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Since very early times Sirius was a point of attraction in the night sky. It served to synchronize calendars in antiquity and was the subject of many myths and legends, including some modern ones. It was perceived as a red star for more than 400 years, but such reports were relegated to the Mediterranean region. Astronomically, Sirius is a very bright star. This, and its present close distance to us, argues in favor of it being the target of detailed studies of stellar structure and evolution. Its binary nature, with a companion that is one of the more massive white dwarfs, is an additional reason for such studies. This book collects the published information on Sirius in an attempt to derive a coherent picture of how this system came to look as it does.
1 SIRIUS MATTERS 2 Historical perspective 2.1 Introduction 2.2 Egypt and the ancient Middle East, 2.3 Ancient Greece and Rome, 2.4 Africa and Arabia .2.5 India, China, and the Far East, 2.6 North and South America, 2.7 Polynesia and Australia, 2.8 Jewish connections, 2.9 Conclusions 3 Mysteries of the Sirius System 3.1 The issue of historical redness, 3.2 Explanations for redness, 3.3 The binary nature of Sirius, 3.4 The Dogon tribe and a modern Sirius mystery, 3.5 Conclusions 4 Approaching modern times 4.1 The discovery of Sirius B: a tale of gravity 4.2 A third body in the Sirius system?, 4.3 Modern searches for a third companion, 4.4 Conclusions 5 Modern optical measurements 5.1 Astrometry, 5.1.1 The Hipparcos satellite, 5.2 Photometry, 5.3 Spectroscopy, 5.3.1 Rotation, 5.3.2 Magnetic field, 5.3.3 Gravitational redshift and spectra of Sirius B, 5.4 Conclusions 6 Modern non-optical observations, 6.1 Infrared, 6.2 UV and EUV measurements, 6.3 High energy observations, 6.4 Basic stellar parameters, 6.5 Conclusions 7 The neighborhood of Sirius | 7.1 Interstellar matter, 7.2 Very small LISM structures in the Milky Way, 7.3 Stars in the neighborhood of Sirius, 7.4 Conclusions 8 The perspective of stellar structure 8.1 Upper main-sequence stars and Sirius A, 8.2 White dwarfs and Sirius B, 8.3 Conclusions 9 The perspective of stellar evolution 9.1 Evolution of a main-sequence A star: Sirius A, 9.2 Evolution of a white dwarf: Sirius B, 9.3 Binary star evolution: Sirius as population representative, 9.4 Conclusions 10 Sirius revealed-a synthesis of the information 10.1 Sirius analogs, 10.2 Sirius-basic data, 10.3 Synthesis of information, 10.3.1 Specific models for Sirius, 10.3.2 Red color in antiquity, 10.4 Conclusions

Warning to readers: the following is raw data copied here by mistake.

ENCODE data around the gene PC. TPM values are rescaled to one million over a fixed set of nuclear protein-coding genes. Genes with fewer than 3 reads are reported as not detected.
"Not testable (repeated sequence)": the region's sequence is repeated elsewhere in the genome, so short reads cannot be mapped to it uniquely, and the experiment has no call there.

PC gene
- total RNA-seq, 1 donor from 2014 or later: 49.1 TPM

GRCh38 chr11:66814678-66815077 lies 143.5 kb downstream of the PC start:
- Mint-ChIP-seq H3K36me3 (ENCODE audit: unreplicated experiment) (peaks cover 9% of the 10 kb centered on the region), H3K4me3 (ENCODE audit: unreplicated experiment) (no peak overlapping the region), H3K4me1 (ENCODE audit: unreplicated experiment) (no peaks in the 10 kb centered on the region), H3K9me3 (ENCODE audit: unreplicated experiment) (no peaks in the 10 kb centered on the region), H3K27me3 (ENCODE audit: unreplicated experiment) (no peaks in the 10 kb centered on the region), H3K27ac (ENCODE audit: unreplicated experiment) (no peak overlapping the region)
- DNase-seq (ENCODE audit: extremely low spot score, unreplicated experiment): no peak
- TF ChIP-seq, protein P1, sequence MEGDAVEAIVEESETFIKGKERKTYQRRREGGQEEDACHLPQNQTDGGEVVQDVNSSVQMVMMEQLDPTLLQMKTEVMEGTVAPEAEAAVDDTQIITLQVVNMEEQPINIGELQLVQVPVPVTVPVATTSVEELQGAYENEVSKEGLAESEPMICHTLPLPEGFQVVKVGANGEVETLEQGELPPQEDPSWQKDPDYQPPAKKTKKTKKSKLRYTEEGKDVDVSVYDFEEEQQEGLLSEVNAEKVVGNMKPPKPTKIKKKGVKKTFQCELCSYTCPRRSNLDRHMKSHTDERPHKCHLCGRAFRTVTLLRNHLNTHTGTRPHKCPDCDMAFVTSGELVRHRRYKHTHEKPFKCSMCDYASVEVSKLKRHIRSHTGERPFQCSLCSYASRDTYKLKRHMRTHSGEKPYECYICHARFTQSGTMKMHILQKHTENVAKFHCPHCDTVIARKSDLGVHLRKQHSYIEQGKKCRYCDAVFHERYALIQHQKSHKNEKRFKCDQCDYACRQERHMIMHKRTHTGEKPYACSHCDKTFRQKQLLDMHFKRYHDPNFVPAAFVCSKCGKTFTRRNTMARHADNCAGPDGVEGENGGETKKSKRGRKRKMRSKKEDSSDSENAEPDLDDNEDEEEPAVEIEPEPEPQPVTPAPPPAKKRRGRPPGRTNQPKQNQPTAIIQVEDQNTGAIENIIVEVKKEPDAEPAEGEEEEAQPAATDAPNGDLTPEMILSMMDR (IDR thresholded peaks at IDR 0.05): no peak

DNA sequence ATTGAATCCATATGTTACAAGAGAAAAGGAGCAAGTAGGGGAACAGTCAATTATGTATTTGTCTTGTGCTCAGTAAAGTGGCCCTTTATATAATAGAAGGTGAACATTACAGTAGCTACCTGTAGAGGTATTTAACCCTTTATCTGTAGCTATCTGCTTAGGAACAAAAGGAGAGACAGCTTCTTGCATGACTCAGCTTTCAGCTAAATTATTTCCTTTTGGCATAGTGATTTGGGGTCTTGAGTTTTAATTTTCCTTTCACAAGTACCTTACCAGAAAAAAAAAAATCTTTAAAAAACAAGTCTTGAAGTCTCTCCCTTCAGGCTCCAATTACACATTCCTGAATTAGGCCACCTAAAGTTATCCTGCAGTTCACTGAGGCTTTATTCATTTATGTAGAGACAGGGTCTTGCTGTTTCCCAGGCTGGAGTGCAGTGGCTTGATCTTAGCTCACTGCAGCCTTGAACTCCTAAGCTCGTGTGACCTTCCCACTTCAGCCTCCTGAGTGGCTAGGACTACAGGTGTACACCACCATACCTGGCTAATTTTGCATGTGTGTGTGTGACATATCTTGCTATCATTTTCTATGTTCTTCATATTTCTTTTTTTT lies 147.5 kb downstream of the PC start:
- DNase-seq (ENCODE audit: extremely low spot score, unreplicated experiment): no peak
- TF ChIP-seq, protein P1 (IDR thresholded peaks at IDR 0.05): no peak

Noah Brosch completed his first and second degrees at Tel Aviv University in Israel and received his PhD in Astronomy from the University of Leiden in the Netherlands for a study of isolated galaxies. Since 1983 he served in various functions at Tel Aviv University's Wise Observatory, presently as Director. Brosch is also the Principal Investigator of the TAUVEX Ultraviolet Space Telescope, the first space astronomy mission of Israel, scheduled for a 2008 launch. He is a past Chairman of the Israel Astronomical Association and is a well-known science educator, popular science writer and lecturer. The main scientific interest of Noah Brosch is evolutionary processes in galaxies with emphasis on the dwarf galaxies, but he publishes papers on a variety of topics from objects in our Solar System, through space astronomy, to extragalactic research.
From the reviews: "The author seems to have summarised almost everything that is known about Sirius. ! will be understandable to anyone with a basic knowledge of physics ! . There is a diversity of interesting pictures, graphs and diagrams, including satellite data and dramatic images ! . Brosch writes for the educated reader, and even non-scientists will be able to enjoy large parts of his opus, especially the historical and ethnographical sections. It is a delightful book that can be recommended warmly to all ! ." (Peter V. E. McClintock, Contemporary Physics, Vol. 51 (5), 2010)